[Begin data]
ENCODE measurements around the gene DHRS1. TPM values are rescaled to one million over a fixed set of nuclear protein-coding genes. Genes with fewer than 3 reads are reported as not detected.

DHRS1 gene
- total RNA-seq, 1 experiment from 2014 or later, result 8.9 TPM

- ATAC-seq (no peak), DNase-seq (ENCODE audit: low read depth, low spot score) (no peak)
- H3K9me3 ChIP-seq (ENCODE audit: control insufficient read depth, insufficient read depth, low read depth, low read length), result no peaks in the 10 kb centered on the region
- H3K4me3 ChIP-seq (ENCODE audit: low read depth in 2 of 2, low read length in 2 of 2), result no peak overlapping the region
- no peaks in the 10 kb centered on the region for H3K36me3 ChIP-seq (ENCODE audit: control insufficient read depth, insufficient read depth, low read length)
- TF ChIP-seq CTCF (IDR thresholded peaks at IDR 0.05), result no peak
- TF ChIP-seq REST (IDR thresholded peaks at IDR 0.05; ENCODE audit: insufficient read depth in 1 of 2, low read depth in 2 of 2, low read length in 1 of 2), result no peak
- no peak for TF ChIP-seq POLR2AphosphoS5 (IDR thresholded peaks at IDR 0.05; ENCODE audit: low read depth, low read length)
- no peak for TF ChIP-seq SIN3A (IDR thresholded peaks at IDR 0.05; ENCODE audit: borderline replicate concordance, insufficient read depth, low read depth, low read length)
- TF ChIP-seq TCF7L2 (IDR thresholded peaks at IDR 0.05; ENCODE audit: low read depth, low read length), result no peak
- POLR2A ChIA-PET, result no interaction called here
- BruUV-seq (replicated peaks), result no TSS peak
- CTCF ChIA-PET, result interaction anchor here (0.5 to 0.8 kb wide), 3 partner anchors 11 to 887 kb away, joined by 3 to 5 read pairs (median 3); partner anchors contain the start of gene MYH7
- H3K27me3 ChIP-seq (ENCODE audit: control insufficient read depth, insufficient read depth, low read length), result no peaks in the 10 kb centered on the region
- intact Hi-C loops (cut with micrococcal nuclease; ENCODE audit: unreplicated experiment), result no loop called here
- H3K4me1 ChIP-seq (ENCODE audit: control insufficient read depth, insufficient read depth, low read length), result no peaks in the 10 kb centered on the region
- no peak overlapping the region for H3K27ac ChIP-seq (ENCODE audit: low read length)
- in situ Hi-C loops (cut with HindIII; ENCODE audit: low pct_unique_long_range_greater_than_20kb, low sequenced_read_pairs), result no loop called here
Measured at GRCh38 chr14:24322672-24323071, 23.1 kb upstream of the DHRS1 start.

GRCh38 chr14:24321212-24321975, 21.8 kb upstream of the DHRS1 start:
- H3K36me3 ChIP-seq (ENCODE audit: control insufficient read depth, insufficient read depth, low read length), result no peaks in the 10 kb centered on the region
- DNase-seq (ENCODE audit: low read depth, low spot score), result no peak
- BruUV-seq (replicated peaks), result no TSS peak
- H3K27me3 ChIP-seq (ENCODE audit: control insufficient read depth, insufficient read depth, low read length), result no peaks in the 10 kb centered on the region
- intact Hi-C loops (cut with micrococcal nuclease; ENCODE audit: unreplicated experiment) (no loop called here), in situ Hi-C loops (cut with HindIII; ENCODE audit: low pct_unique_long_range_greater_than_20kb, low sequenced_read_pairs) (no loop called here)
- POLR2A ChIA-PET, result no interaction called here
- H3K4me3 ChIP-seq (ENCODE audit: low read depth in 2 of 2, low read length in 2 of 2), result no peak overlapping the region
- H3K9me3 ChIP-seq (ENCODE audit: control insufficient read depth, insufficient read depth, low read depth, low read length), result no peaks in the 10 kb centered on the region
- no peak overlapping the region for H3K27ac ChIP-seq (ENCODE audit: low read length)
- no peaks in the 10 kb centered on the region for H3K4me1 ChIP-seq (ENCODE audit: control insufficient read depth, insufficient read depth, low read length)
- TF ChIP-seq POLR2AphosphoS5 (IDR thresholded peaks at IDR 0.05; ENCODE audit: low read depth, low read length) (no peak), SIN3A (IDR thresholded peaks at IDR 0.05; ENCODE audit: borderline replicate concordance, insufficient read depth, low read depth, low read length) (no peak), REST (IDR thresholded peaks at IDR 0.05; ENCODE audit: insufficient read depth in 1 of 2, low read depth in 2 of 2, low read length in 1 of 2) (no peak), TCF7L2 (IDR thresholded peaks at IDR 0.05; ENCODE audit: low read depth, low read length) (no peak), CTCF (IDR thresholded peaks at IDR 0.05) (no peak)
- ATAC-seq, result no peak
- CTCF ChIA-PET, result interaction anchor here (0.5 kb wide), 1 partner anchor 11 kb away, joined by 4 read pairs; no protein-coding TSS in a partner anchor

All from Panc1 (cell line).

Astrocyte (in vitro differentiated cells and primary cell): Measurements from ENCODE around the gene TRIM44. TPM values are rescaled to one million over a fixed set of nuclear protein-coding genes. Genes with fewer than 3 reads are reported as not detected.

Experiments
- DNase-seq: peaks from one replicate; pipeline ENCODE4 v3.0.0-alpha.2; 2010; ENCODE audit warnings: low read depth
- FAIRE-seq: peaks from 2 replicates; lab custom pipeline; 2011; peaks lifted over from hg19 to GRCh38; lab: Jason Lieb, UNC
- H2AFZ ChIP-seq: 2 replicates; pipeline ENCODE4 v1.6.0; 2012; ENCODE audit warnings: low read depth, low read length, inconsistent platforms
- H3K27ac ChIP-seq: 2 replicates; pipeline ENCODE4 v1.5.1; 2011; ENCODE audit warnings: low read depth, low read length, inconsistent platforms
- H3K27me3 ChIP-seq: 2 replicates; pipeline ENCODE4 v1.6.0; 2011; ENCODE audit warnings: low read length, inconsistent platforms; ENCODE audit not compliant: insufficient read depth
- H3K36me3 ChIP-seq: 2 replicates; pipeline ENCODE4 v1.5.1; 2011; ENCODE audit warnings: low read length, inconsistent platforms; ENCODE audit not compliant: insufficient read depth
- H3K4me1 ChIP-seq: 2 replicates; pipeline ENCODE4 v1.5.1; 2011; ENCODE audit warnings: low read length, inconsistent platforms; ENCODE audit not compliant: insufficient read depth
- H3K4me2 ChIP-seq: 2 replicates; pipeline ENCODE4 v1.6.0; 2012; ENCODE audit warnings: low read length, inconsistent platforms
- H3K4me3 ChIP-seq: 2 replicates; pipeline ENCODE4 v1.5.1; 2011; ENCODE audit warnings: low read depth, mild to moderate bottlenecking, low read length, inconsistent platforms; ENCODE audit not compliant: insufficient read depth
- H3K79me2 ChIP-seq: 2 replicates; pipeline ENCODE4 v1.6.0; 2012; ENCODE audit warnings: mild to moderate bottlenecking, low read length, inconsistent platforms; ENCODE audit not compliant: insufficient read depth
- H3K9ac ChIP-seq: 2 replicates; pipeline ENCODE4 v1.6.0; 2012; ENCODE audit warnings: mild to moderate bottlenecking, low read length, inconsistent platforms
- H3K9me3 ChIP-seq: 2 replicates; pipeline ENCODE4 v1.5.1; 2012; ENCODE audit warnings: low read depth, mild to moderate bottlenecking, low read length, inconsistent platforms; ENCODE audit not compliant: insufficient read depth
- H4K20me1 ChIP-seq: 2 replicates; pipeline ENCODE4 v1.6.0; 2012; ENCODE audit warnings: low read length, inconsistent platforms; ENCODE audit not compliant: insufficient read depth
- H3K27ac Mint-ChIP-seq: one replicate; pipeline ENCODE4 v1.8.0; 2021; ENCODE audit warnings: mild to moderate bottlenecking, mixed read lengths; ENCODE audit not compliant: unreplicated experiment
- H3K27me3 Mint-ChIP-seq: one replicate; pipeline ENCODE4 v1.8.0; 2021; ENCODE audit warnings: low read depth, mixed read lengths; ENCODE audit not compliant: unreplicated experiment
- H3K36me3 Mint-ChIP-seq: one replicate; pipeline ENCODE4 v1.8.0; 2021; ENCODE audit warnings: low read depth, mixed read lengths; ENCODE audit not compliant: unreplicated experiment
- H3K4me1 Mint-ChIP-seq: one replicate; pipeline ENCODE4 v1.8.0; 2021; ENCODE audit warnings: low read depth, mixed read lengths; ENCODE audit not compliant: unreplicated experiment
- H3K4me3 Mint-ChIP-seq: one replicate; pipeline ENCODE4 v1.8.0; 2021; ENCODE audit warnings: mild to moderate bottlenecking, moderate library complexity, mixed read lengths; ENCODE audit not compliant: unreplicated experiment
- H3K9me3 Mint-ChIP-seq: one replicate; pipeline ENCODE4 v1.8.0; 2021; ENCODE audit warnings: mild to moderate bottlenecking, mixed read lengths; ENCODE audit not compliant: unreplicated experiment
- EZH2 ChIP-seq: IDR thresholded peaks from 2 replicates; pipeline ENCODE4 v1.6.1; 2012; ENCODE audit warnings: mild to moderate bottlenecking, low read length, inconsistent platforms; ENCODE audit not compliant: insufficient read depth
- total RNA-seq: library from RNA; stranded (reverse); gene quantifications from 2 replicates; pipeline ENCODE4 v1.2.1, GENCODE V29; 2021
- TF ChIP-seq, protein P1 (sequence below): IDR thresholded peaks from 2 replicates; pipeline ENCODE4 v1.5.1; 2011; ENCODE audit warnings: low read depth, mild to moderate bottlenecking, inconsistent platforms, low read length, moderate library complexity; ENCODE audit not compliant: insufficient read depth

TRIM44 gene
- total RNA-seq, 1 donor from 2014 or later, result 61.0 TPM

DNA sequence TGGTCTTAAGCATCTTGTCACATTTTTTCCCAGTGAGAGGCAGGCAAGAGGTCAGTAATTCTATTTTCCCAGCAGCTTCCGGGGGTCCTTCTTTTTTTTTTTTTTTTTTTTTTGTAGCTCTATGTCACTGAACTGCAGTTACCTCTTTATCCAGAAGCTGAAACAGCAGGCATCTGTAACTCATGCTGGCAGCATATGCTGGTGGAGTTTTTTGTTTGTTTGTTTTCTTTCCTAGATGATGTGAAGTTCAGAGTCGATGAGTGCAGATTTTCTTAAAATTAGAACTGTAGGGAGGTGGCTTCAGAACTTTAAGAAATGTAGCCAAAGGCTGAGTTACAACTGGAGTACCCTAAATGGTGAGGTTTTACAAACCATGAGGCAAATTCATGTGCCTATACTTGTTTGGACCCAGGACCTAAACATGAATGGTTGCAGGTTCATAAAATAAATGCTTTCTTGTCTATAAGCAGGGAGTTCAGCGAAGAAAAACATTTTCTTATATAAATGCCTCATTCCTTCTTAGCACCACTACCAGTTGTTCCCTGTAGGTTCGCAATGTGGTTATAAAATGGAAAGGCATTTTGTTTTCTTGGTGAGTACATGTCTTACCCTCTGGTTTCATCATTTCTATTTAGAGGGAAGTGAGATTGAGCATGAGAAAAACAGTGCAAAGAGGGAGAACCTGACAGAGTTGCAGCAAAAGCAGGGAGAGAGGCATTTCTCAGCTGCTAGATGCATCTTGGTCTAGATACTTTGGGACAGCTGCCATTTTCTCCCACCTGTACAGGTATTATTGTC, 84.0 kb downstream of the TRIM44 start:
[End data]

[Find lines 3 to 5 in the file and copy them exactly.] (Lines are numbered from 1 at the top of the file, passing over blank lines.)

- total RNA-seq, 1 experiment from 2014 or later, result 8.9 TPM

- ATAC-seq (no peak), DNase-seq (ENCODE audit: low read depth, low spot score) (no peak)
- H3K9me3 ChIP-seq (ENCODE audit: control insufficient read depth, insufficient read depth, low read depth, low read length), result no peaks in the 10 kb centered on the region